So we feel like we've got great momentum. You know, we just passed 275,000 learners. So we feel like the momentum is on the side of helping people reskill and upskill themselves in an economy that they clearly need, whether it be something like an undergraduate program, which is new for the company.
And if you look at the economic impact of COVID, there's no question that people with a high school degree are suffering at a higher rate compared to people that have a college degree. So, you know, the notion of both short courses, bootcamps, and high quality degrees allows us to be the company that can meet the learner where the learner is with a great nonprofit school.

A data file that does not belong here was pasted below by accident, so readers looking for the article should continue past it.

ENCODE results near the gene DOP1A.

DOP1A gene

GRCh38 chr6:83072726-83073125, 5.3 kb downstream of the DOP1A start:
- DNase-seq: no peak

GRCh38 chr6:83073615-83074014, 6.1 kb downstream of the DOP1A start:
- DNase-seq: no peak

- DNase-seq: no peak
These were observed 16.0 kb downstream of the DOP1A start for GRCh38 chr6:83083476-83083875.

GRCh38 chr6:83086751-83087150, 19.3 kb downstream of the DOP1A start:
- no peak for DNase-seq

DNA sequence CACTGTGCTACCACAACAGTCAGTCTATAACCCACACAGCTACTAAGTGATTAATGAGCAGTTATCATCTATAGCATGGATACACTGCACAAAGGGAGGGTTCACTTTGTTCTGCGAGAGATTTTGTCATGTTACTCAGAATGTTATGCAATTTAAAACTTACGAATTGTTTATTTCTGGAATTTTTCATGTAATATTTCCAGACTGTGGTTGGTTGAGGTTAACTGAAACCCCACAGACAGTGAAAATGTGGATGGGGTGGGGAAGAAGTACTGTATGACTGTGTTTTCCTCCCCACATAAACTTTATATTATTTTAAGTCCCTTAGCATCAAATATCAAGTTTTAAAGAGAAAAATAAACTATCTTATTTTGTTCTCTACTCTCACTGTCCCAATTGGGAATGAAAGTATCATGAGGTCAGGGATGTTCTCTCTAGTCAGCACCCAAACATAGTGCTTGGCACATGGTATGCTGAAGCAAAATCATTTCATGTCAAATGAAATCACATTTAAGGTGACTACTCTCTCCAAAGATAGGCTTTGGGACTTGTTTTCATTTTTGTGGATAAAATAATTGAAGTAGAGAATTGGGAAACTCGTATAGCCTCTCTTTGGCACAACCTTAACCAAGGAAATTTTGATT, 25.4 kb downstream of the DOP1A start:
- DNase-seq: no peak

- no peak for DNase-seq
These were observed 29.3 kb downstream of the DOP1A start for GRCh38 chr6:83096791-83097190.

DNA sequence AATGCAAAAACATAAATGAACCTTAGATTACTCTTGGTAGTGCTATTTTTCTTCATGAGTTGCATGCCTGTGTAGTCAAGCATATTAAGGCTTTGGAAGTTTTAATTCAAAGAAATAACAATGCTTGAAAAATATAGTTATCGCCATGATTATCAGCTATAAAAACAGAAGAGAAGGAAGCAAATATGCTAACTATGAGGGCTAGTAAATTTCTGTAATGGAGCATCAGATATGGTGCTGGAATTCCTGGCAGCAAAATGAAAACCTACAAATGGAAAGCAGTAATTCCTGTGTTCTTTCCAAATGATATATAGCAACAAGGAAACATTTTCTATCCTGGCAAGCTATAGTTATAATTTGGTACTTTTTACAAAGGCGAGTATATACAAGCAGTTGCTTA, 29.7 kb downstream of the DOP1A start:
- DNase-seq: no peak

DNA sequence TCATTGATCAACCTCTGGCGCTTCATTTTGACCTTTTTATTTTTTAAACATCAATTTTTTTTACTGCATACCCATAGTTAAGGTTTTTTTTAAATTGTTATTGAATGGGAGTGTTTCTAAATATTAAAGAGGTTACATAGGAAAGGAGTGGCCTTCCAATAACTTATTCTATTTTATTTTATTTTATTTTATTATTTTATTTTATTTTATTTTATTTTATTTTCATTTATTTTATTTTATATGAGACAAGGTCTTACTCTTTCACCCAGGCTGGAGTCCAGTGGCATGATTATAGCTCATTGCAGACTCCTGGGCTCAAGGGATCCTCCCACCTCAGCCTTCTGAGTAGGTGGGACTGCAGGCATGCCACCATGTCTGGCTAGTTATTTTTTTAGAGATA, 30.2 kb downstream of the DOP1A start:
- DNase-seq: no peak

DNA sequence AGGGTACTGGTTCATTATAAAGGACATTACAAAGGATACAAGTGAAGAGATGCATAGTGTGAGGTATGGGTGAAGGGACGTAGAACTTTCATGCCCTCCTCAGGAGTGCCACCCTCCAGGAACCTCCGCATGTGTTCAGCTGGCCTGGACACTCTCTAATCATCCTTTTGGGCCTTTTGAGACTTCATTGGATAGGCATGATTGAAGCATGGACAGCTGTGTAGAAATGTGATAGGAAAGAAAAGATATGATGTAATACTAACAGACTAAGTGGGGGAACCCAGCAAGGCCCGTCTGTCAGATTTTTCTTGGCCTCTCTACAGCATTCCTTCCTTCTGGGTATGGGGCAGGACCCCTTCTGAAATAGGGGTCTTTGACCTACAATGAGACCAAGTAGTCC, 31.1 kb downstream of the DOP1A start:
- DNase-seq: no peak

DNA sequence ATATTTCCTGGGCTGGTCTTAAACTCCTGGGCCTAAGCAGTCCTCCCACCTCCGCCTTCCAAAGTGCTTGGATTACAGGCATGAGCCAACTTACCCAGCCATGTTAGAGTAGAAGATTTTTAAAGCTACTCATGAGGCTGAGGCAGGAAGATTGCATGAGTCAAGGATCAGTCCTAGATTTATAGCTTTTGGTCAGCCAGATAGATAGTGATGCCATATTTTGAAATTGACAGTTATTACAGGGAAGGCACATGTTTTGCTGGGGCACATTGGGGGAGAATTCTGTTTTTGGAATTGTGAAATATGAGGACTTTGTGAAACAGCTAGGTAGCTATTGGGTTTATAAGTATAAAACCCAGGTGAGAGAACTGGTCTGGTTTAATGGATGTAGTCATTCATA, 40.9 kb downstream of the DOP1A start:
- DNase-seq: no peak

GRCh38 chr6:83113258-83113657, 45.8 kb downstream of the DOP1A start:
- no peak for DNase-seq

ZACK GUZMAN: Yeah, when it comes to that, I mean, last time we spoke, it sounded like demand was off the charts when it came to talking to those major universities, trying to shift some of their things online. I think you said you talked to more universities and reaching out than you had before. Are you seeing that maybe wane as universities plan for opening up back on campus next year? Are they still very worried about where cases go from here?
CHIP PAUCEK: No, I actually think regardless of how many cases in a current month, I mean, obviously, we're all living through something that we've all never lived through before. And it's really challenging. Universities are now thinking about the long-term. We're finding that we're in more conversations.